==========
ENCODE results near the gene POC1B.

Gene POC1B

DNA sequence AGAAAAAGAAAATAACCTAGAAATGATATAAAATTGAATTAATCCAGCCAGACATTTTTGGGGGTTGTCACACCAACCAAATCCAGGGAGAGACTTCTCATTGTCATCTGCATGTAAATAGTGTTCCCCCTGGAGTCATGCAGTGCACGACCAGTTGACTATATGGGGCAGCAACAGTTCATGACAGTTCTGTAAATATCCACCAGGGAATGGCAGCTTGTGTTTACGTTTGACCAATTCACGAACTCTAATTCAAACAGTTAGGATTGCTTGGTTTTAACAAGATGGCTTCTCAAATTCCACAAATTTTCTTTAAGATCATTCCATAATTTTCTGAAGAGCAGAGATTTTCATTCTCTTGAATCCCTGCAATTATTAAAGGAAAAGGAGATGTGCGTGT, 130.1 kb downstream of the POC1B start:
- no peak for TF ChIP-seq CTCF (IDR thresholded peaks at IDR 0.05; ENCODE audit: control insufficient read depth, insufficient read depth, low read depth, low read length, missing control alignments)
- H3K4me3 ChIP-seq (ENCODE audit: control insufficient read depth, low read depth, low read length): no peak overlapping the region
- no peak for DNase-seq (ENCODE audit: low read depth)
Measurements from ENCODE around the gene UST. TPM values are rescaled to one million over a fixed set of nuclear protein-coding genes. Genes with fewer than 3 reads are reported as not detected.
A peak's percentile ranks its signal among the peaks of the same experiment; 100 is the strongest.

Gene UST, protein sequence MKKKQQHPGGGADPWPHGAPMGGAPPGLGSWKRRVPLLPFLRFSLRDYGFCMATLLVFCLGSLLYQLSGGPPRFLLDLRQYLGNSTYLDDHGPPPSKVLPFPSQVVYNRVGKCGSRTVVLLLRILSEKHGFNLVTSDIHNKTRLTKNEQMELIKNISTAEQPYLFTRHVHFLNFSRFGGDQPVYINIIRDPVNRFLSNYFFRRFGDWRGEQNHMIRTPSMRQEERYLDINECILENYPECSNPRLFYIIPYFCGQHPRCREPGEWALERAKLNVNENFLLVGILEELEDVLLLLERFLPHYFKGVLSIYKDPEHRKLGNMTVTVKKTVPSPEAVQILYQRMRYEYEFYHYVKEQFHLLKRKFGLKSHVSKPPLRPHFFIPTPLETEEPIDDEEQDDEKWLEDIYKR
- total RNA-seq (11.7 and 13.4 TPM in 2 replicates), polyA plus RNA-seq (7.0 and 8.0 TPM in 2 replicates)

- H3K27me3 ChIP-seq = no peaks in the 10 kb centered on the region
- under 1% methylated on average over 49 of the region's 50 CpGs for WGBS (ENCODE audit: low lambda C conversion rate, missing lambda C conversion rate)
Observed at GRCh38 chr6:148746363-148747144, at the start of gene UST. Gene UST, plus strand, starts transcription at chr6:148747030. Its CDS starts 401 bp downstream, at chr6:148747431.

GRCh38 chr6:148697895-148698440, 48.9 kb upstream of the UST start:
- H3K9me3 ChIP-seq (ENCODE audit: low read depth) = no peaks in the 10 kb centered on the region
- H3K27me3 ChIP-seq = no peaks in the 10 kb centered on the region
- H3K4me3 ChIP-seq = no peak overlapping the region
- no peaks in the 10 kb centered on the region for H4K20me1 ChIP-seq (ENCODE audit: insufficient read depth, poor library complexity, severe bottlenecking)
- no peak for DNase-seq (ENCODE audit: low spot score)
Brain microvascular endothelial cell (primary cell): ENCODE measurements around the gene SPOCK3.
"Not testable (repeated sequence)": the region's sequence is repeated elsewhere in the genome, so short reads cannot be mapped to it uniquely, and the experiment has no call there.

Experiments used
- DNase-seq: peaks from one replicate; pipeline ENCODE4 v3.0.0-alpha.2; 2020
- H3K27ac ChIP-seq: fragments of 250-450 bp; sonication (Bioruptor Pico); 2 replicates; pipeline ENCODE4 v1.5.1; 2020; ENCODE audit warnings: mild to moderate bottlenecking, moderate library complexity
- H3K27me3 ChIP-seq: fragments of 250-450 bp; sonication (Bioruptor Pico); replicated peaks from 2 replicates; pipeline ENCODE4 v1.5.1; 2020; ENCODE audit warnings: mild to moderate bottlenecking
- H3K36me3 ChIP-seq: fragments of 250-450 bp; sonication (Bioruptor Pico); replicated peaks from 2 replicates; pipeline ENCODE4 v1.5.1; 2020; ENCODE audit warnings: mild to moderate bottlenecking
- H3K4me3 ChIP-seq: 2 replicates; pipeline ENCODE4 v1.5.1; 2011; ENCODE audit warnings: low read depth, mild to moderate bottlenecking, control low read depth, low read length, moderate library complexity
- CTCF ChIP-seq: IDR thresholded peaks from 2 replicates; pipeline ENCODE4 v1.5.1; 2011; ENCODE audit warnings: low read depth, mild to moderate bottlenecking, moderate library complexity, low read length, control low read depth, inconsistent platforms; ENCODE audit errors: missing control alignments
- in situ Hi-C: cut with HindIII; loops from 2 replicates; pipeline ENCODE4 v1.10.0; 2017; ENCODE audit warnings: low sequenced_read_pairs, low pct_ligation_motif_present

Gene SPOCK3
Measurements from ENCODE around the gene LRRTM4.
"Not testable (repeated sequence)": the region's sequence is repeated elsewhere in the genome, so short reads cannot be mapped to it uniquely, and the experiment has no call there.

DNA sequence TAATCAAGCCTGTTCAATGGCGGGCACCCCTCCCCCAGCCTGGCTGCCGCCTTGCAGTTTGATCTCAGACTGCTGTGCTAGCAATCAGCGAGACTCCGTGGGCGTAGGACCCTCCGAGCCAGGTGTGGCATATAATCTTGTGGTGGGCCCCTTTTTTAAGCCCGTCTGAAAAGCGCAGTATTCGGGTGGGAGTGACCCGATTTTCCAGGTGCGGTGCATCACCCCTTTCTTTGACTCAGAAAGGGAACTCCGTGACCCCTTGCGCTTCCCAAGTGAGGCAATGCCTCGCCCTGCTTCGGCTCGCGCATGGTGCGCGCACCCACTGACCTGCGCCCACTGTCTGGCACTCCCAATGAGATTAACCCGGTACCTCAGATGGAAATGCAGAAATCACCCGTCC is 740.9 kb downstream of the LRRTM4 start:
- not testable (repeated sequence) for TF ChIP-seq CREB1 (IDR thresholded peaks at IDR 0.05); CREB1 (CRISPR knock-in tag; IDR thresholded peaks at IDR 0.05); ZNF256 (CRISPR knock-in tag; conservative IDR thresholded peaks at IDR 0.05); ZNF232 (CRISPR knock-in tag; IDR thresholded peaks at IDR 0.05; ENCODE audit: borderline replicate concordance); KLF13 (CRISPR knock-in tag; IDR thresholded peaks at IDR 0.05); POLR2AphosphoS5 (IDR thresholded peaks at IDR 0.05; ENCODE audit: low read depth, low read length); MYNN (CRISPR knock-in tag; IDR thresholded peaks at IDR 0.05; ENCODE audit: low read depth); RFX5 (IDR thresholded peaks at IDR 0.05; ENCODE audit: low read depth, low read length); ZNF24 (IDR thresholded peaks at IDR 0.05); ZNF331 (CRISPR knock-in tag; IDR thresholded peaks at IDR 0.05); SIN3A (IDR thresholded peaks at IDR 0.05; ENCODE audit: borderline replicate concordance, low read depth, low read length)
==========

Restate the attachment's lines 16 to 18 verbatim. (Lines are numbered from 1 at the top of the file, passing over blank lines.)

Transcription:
- H3K27me3 ChIP-seq = no peaks in the 10 kb centered on the region
- H3K4me3 ChIP-seq = no peak overlapping the region
- no peaks in the 10 kb centered on the region for H4K20me1 ChIP-seq (ENCODE audit: insufficient read depth, poor library complexity, severe bottlenecking)